Further, there is a concern that private finance may play an even greater role in determining where and how investments are made to address climate change. As Manish Kumar Shrivastava, Associate Director, TERI, has argued in its assessment, “Despite all announcements related to finance, the text may very well open way to privatization of global public policy on climate finance. This is different from private finance eventually playing an important role. It allows the private finance to set public agenda on sectors relevant to adaptation and health.”

This brings us the last point that we would like to make in this assessment of COP 28 outcomes: focus on mitigation over adaptation. Seen in the longer run, the more deleterious outcome was the excessive focus on mitigation and abatement as coping strategies as opposed to climate adaptation and building resilience into economic systems. At COP28 the world behaved like the proverbial ostrich, burying its head in the sand, viewing climate change as an event to be dealt with in the future rather than acknowledging that it is already upon us.

Mitigation, because the underlying risks are somewhat better understood and the returns more privately appropriable, is easier to finance and hence the focus of financial markets. Adaptation equips economies with the ability to cope with the effects of climate change and makes them more resilient. As Clarke et al note, “Bangladesh, for example, has invested $10 billion over the past 35 years to reduce its vulnerability, mainly by improving infrastructure, managing flooding (such as by building oyster reefs to protect shorelines) and introducing climate-resilient crops”.

Adaptation then makes economies more resilient by building appropriate infrastructure to cope with the impact of climate change as well as equipping the affected population with the means for alternate livelihoods, thereby reducing future loss-and-damage effects of climate change. The farther away we get from 1.5 degrees target, the greater the probability of catastrophic climate events and greater the need for addressing loss-and-damage impacts. The greater the focus on adaptation, the greater the resilience of economies in the face of climate change and the lower the need to provide for loss and damage. Adaptation, however, also has the character of a public good and, hence, is shunned by financial markets. As we have noted elsewhere, it requires finance at discounted rates. What would the appropriate rate of discount be and where would such discounted finance come from? Therefore, publicly owned development banks have been at the forefront of financing transition pathways in Brazil, China and EU, for example.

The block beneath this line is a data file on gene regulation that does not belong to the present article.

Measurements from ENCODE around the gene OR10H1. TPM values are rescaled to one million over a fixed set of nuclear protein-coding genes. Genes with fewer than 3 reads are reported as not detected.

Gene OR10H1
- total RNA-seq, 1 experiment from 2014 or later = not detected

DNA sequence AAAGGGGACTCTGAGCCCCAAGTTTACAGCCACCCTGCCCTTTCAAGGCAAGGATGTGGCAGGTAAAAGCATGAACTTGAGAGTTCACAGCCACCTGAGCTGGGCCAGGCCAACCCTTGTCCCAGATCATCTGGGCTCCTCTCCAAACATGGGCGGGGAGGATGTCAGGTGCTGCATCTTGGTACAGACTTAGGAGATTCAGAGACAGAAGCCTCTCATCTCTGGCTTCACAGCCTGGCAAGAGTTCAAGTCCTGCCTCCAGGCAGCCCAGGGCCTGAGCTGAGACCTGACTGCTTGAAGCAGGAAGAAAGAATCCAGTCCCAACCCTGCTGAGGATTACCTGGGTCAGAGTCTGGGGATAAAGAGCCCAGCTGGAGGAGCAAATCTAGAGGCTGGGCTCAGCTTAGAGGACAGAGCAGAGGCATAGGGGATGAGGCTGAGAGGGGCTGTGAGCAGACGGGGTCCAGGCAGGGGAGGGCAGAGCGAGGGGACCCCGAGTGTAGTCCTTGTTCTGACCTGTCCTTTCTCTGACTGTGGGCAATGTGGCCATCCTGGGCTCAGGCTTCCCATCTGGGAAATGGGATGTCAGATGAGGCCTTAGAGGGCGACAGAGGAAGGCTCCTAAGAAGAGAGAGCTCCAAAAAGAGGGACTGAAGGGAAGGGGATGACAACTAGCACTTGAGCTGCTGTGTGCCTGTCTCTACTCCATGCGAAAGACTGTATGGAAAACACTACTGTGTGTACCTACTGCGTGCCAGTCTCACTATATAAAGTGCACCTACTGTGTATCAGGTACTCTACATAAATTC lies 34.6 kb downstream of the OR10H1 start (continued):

Seen in the longer run, the more deleterious outcome was the excessive focus on mitigation and abatement as coping strategies as opposed to climate adaptation…

Instead of taking a very narrow view of only compensating for current loss and damage, a more comprehensive approach would be to also minimize future loss and damage in which adaptation plays a key role. For example, today it is perfectly feasible both technologically and financially, to combine adaptation, mitigation and climate justice. For example, as Johnathan Rockford of Habitat Humanity International notes, “Affordable, safe, climate resilient housing is not only foundational to addressing global warming and achieving the UN SDG goals – it is also the lynchpin to building more equitable communities and strong healthy economies for generations to come.”

Responding to climate change from the standpoint of adaptation and loss and damage would require a public policy approach that does not privilege markets as providing all the solutions. Rather, a more decentralised approach is required where states, markets and communities work in tandem to find solutions that are both workable and sustainable.

COP29 then has to deal with prickly issues such as mechanisms for generating and disbursing resources for the Loss and damage fund, detailing the financing expectations and targets for the global goal on adaptation, and assessing and facilitating the new collective quantified goals from member countries.

From COP28 to COP29

Nonetheless we see COP28 as being historic. At COP27, the efforts of the Global South led by the late Saleem ul Haq of Bangladesh finally saw loss and damage incorporated into global climate change efforts. At COP 28 a loss and damage fund was operationalised, temporary offices agreed (World Bank HQ) and loss and damage lived to fight another day. Even more important the Global North and the oil and gas lobby had to yield and accept transitioning away from all fossil fuels even as they ensured that no quantifiable milestones were set and CCS was included as a technology option. We therefore expect COP29 to be even more contentious, with no quarter being given. The battle, however, has been joined for a more equitable, democratic and sustainable response to climate change.

On to COP 29 then.

Mritiunjoy Mohanty and Runa Sarkar are members of the Economics faculty at IIM Calcutta. They are also co-editors of an Open Access volume ‘The Role of Coal in a Sustainable Energy Mix for India: A Wide-Angle View’ (Routledge 2023).

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This article was last updated on January 23, 2024